Reconstructionist Judaism

Reconstructionist Judaism is a progressive, contemporary approach to Jewish life which integrates a deep respect for traditional Judaism with the  insights and ideas of contemporary social, intellectual and  spiritual life.

For Reconstructionists, Judaism is more than Jewish religion; Judaism is the entire cultural legacy of the Jewish people. Religion is central; Jewish spiritual insights and religious teachings give meaning and purpose to our lives. Yet our creativity as expressed through art, music and drama,
languages and literature, and our relationship with the land of Israel itself are also integral parts of Jewish culture. Each of these aspects provides a gateway into the Jewish experience that can enrich and inspire us.

 Reconstructionist communities are characterized by their respect for such core values as democratic process, pluralism, and accessibility. In this way, they create participatory, inclusive, egalitarian communities  committed to exploring Jewish life with dedication, warmth and enthusiasm.  

Torah” means “teaching.” In Jewish tradition, Talmud Torah, the study of Torah, is a life-long obligation and opportunity.Reconstructionists are committed to a serious engagement with the texts and teachings, as well as the art, literature and music of tradition. But we are not passive recipients; we are instead challenged to enter the conversation and to hear voices other than our own, but to add our own voices as well.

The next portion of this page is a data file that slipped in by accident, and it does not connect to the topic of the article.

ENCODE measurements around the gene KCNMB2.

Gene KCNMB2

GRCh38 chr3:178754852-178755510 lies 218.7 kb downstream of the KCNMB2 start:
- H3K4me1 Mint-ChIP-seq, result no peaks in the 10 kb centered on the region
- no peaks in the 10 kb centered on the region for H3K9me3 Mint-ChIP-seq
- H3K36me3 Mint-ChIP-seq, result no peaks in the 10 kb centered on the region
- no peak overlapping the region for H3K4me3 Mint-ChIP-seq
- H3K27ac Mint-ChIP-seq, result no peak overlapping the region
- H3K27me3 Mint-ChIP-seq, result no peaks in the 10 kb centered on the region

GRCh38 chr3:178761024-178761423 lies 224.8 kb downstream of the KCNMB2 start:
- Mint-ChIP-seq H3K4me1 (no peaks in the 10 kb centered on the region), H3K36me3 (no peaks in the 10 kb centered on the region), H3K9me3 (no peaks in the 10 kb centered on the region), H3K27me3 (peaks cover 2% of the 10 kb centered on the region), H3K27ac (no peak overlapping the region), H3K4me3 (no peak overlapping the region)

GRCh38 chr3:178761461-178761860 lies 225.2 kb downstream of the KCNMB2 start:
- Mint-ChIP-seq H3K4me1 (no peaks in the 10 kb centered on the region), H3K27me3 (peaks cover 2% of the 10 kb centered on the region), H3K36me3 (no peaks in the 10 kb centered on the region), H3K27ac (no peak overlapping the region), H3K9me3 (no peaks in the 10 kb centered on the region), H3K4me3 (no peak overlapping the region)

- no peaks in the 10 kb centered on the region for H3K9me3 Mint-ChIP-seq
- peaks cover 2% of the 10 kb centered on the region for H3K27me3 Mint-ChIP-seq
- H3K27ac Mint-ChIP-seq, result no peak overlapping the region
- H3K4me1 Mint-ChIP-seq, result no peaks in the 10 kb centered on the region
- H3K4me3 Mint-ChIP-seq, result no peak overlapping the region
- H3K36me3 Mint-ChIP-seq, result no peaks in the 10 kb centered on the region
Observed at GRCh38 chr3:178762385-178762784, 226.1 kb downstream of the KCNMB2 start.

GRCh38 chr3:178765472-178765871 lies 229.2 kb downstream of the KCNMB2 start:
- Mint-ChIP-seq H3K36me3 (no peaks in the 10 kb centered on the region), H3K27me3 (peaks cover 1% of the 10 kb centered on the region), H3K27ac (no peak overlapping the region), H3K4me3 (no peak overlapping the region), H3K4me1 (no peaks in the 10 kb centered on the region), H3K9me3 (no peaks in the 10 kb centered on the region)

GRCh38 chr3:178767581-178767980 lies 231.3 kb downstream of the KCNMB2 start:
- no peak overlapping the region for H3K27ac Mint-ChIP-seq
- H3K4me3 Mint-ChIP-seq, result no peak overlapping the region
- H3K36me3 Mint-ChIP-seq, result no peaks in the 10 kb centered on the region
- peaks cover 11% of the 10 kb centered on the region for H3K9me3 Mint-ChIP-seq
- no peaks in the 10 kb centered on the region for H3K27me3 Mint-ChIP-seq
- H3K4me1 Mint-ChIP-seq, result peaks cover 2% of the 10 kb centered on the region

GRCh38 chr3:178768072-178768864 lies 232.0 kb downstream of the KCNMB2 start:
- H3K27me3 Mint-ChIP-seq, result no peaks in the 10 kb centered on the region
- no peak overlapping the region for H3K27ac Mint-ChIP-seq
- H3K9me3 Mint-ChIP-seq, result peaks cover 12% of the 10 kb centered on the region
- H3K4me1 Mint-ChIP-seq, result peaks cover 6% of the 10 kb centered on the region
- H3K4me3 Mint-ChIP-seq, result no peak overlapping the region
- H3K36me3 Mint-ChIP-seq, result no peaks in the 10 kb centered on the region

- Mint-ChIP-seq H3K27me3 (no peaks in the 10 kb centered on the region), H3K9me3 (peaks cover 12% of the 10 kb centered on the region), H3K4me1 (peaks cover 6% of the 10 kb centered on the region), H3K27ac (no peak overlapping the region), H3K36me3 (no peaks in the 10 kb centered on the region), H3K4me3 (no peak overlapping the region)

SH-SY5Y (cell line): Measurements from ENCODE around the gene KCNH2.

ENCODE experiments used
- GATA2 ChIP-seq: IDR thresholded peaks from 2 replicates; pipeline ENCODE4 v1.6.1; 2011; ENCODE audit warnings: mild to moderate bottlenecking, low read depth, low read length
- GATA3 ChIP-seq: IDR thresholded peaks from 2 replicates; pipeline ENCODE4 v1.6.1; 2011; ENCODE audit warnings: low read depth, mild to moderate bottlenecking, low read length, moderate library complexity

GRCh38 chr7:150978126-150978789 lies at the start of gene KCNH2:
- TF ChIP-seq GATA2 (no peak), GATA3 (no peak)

Reconstructionist Judaism is respectful of traditional Jewish observances but also open to new interpretations and forms of religious expression. As Rabbi Mordecai M. Kaplan (1881-1983), the founder of Reconstructionism, taught, tradition has “a vote, but not a veto.” Reconstructionists share a commitment to making Judaism their own by finding in it joy, meaning, and ideas they can believe.

Reconstructionism emphasizes the importance of religious community in shaping individual patterns of observance. Belonging to a community leads us to take the patterns of observance within that community seriously; our choices do not exist independently, but are made in response to our community as part of our practicing in it. Reconstructionism thus retains a warmly traditional (and fully egalitarian) approach to Jewish religious practice.

Reconstructionist communities emphasize acts of social justice alongside prayer and study as an essential part of their spiritual practice. Reconstructionist Judaism affirms that religion can and must be a powerful force for promoting communal discussion about ethics and values. The Torah tradition itself is a deep and wide resource for this project. Yet we know that generations of Jews have sharpened and distilled the ethical insights of Judaism as a result of their encounter with other cultures and traditions, and so it is in our time.